A record number of South Carolinians are buckling up, according to the S.C. Department of Public Safety, which announced this month that the state set a record-breaking safety belt usage rate of 91.7 percent.
The percentage rate is based on a survey conducted by the University of South Carolina, which is based on traffic counts conducted in 16 counties and focused on drivers and passengers who used shoulder style safety belts in June 2013.
South Carolina's rate surpasses the current national usage rate of 86 percent, according to a statement from the Department of Public Safety. This is the second consecutive year the rate has increased.
Specific numbers for Aiken County were not available.
Cpl. Sonny Collins attributed the increased usage to the Highway Patrol's enforcement and education.
“Troopers are looking for seat belt violations because we know it saves lives,” he said.
“We spend a good portion of our time in schools and community groups trying to educate on the importance of seat belts. You look at the seat belt usage rate, as high as it is, and the number of fatalities – they go hand-in-hand.”
As of Friday, 385 people have been killed on South Carolina roadways, compared to 488 people at the same point last year, according to the Highway Patrol. In Aiken County, 16 people have died on state roadways this year, compared to 14 at the same point last year.
Collins said those numbers include motorcycle and pedestrian fatalities.
The study also found that women are more likely than men to wear seat belts, that rural occupants are less likely to use safety belts than urban occupants and that white occupants had a higher rate of use than “other motorists.”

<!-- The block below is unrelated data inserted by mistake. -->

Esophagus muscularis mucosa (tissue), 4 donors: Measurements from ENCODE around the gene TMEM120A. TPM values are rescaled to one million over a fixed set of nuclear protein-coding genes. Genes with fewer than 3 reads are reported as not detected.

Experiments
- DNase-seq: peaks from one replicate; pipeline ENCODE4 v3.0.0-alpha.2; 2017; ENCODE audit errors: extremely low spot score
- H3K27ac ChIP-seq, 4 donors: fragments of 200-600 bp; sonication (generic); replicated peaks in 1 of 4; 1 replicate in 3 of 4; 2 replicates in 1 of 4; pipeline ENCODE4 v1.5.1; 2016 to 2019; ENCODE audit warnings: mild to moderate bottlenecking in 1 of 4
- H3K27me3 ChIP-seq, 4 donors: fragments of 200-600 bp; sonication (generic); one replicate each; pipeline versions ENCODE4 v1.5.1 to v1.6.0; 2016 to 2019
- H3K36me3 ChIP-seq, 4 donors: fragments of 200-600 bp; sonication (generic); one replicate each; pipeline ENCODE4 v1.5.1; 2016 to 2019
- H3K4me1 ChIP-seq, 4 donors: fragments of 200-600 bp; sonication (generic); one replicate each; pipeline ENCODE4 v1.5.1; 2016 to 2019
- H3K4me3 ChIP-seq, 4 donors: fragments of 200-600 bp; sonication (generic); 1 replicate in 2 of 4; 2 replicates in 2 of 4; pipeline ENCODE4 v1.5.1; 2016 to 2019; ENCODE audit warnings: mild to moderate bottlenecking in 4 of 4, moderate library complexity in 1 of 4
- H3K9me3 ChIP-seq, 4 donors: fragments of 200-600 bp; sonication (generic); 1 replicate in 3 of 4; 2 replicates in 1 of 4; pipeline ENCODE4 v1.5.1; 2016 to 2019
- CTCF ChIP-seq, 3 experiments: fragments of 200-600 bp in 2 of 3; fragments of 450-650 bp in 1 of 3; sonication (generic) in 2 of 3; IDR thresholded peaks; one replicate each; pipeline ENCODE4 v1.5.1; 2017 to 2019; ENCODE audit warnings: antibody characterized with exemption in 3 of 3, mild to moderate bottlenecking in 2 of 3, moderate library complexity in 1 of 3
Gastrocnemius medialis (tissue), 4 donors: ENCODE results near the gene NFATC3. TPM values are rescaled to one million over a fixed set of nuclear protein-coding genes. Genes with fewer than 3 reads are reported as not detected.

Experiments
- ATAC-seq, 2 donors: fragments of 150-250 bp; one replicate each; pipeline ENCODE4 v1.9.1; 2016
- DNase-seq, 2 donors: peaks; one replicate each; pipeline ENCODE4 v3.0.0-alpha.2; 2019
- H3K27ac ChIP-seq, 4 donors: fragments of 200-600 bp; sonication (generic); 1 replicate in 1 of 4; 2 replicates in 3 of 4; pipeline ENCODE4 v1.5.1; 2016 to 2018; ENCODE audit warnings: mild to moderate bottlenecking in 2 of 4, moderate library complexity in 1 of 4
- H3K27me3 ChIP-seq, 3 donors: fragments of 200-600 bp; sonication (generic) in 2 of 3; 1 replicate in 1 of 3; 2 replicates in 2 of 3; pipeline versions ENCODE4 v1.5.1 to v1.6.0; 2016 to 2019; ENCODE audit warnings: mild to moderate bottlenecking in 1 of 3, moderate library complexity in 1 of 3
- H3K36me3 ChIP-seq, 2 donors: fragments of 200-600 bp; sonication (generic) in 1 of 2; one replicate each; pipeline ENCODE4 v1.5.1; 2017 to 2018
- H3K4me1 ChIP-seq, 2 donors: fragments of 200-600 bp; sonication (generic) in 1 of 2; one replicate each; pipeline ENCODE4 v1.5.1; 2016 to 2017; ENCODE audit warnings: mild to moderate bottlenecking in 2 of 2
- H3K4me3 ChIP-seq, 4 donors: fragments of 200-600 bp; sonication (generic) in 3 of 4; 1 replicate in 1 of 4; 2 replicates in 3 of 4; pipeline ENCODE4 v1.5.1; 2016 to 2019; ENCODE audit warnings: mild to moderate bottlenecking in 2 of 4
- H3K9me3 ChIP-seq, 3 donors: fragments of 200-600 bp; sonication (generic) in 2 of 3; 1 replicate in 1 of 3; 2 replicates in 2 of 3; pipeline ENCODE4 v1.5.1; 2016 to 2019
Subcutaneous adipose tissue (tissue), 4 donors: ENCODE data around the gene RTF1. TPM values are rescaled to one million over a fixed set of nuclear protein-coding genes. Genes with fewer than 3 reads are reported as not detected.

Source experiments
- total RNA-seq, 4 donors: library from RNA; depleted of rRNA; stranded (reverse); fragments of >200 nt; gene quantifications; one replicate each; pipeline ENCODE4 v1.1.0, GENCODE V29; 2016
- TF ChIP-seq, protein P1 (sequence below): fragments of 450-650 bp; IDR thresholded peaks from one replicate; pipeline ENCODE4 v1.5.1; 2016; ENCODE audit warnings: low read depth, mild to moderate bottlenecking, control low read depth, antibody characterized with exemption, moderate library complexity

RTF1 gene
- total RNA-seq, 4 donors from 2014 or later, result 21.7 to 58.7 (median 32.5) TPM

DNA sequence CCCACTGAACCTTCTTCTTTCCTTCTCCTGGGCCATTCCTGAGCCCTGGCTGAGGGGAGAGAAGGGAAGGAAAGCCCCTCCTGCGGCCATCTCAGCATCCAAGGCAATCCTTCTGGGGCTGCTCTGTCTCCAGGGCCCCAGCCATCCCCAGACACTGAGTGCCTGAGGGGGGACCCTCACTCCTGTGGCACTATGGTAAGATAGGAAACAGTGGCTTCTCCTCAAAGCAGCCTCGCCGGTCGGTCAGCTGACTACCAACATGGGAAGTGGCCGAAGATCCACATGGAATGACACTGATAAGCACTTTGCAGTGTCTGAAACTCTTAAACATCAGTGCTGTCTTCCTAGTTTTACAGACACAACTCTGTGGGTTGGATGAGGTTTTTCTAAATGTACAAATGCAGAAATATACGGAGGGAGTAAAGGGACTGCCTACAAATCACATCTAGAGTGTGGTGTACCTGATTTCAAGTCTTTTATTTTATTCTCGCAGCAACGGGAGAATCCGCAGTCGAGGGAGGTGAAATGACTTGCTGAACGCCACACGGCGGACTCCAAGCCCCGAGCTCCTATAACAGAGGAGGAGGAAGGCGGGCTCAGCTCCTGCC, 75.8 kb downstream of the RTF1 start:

According to the National Highway Traffic Safety Administration, regular safety belt use is the most effective way to protect people and reduce fatalities in vehicle crashes. Safety belts have proven to reduce the risk of fatal injury to front-seat passenger car occupants by 45 percent, and by 60 percent in trucks, SUVs and minivans.
“It (seat belt) keeps them in the car,” Collins said of wearing a seat belt. “If you're ejected from the vehicle, you're up to seven times more likely to die, especially if there's multiple people in the car. If people aren't wearing seat belts, they very seldom stay in their seats.”
Collins said a vehicle occupant actually suffers three crashes during a vehicle crash. The first crash is the vehicle striking an object such as a utility pole or a tree.
“If you're not wearing a seat belt, the second crash is inside the vehicle because your body is still traveling at 55 mph until it impacts the steering wheel or windshield,” Collins said.
The third crash is your body's internal organs crashing against your skeletal system.
“That's where we start seeing significant internal injuries and bleeding, which can result in death,” Collins said.
The Highway Patrol has newer ways of reaching out and educating people about the importance of seat belts, including their rollover simulators, which use a life-size dummy to demonstrate what happens to an unrestrained passenger during a rollover collision.
“That makes a big impact, especially on our young drivers,” Collins said. “They're able to hear that dummy – even if it doesn't become ejected, they hear it crashing around inside that vehicle.”
Collins noted that the device simulates a rollover occurring at about 20 mph.
To request one of the simulators at a presentation, or to request a state trooper to address your school or group, visit the Highway Patrol's website and click on “Request a Trooper.”
Teddy Kulmala covers the crime beat for the Aiken Standard and has been with the newspaper since August 2012. He is a native of Williston and majored in communication studies at Clemson University.
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